Since 2013 Ann Ehrenhofer-Murray holds an Einstein Professorship of Molecular Cell Biology at the Humboldt-Universität Berlin studying the conditions of the functioning of various cells. The biochemist studied in Zurich before conducting research as a postdoctoral fellow at the University of California in Berkeley. Before becoming a professor in Berlin Ann Ehrenhoder-Murray hold a professorship at the University of Duisburg-Essen.
Please close your eyes for a moment and think about your research project. What do you see at first?
In the lab: a pile of agar plates, pipettes and beakers containing solutions. In the office: a computer, specialist articles, and lots of memos.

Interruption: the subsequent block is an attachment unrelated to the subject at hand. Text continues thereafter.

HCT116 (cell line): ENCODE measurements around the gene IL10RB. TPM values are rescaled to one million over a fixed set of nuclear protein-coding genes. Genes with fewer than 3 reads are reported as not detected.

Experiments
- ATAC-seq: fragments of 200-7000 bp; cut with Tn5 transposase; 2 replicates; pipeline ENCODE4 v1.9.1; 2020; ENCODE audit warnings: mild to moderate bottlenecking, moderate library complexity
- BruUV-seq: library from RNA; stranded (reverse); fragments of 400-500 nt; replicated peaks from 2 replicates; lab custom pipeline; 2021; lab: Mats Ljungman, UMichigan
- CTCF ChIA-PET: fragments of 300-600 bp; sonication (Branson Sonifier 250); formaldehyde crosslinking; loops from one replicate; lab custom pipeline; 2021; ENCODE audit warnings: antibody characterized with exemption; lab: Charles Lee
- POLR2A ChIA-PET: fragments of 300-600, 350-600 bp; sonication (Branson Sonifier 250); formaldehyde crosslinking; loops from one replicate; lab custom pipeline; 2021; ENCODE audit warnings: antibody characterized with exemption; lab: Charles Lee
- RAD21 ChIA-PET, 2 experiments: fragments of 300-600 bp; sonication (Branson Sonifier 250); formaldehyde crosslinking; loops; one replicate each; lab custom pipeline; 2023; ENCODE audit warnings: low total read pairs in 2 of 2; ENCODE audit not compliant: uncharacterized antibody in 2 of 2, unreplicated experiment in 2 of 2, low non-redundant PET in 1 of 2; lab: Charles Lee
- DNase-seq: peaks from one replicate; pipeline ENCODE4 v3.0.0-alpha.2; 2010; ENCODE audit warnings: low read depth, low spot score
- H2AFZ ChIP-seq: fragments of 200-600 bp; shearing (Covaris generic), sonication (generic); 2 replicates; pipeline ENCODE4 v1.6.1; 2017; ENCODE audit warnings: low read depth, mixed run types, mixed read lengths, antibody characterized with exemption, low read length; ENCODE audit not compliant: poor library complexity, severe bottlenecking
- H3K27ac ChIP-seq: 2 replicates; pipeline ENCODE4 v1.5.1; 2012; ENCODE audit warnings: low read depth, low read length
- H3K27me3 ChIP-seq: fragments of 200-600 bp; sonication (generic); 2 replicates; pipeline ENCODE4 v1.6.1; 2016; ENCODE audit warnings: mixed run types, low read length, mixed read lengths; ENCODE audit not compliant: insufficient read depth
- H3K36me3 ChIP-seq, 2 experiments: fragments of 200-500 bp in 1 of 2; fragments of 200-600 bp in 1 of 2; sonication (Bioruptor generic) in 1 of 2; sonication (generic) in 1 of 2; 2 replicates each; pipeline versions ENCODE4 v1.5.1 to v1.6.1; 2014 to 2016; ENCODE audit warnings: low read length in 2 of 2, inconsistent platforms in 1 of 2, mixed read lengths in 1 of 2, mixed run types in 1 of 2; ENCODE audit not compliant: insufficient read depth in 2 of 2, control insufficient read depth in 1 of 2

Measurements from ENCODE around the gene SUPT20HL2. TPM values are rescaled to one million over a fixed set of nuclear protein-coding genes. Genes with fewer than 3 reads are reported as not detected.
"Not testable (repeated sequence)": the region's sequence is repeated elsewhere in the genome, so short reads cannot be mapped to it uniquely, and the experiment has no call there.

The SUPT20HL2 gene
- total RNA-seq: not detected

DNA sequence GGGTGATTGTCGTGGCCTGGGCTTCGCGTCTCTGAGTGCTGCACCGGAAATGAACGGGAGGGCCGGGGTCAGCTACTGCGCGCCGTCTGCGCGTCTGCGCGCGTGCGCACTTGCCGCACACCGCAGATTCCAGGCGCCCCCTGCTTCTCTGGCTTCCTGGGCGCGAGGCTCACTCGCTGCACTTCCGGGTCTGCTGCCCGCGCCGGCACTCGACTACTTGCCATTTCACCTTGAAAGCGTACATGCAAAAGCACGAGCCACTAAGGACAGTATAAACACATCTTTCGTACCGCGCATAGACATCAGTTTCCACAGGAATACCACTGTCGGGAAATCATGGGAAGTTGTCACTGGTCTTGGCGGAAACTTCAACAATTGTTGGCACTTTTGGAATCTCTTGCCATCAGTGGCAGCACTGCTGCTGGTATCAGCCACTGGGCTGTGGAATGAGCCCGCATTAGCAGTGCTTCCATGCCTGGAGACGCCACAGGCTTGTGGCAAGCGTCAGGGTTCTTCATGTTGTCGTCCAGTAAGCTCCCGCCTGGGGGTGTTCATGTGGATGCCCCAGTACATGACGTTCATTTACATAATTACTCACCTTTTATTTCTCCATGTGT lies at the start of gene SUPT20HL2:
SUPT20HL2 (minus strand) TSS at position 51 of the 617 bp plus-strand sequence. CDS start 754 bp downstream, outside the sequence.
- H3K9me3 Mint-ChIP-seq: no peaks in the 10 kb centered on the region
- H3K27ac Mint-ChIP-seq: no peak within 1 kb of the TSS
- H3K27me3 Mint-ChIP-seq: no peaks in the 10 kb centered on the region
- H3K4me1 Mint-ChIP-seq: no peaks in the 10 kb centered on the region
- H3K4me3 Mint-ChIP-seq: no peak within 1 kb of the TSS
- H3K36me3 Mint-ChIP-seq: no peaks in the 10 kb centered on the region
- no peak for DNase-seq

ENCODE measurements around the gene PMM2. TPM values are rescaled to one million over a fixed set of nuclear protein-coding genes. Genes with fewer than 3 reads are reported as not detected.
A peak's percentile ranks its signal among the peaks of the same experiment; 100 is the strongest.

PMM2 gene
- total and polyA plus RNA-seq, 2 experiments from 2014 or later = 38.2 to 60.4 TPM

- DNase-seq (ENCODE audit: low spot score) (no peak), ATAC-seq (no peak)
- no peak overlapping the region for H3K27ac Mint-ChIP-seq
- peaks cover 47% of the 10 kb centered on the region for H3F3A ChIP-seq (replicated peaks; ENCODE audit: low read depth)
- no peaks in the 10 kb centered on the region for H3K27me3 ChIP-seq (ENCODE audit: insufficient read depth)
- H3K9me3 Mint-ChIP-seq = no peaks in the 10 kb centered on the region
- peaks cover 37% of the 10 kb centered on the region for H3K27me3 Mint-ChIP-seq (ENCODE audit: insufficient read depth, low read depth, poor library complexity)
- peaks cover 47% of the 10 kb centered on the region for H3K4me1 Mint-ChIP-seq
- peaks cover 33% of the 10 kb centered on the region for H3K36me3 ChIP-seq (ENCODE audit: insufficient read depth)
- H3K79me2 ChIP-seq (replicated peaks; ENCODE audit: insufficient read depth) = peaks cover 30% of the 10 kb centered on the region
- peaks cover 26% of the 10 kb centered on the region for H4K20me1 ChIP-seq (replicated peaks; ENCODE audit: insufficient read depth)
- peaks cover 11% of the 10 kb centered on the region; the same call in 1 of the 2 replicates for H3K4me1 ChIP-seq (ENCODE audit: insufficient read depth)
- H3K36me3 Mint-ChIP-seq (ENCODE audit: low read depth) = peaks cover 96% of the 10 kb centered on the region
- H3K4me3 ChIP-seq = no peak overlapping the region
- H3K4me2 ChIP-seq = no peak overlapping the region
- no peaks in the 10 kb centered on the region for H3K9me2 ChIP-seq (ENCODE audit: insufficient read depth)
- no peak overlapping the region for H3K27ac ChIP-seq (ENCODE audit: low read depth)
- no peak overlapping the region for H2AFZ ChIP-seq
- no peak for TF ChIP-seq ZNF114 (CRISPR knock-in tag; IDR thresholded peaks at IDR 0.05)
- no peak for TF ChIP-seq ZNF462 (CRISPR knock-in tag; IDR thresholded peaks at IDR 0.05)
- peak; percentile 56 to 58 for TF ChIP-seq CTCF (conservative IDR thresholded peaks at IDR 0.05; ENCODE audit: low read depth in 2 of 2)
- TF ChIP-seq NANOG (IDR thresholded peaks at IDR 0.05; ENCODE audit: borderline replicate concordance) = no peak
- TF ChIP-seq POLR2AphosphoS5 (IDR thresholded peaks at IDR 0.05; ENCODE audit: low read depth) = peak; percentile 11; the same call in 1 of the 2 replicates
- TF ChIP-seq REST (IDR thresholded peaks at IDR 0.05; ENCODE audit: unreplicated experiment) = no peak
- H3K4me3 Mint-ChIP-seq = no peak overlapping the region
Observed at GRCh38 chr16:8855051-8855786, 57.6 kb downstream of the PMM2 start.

Who or what inspires you at work?
I need to communicate with my colleagues and associates at work and at specialist conferences, because talking and debating generates new ideas and approaches.
What characteristics distinguish researchers from other people?
On the one hand, you need incredible focus and precision to pursue a scientific problem for years on end. On the other, researchers also require creativity and lateral thinking if they are to come up with original solutions to a problem.
What do you think: Is there a true prejudice about researchers?
Scientists are often regarded as ‘nerdy’, and certainly in some cases that’s not far from the truth, because we scientists live in our own world with our own forms of communication, our own language. And we don’t always have a lot of contact with other sectors of society.
With whom would you like to exchange your workplace for one day, and what would you do then?
Sometimes I find the rate of progress in the lab too slow. Then I’d be happy doing something where you can spot solutions instantly, such as in medicine.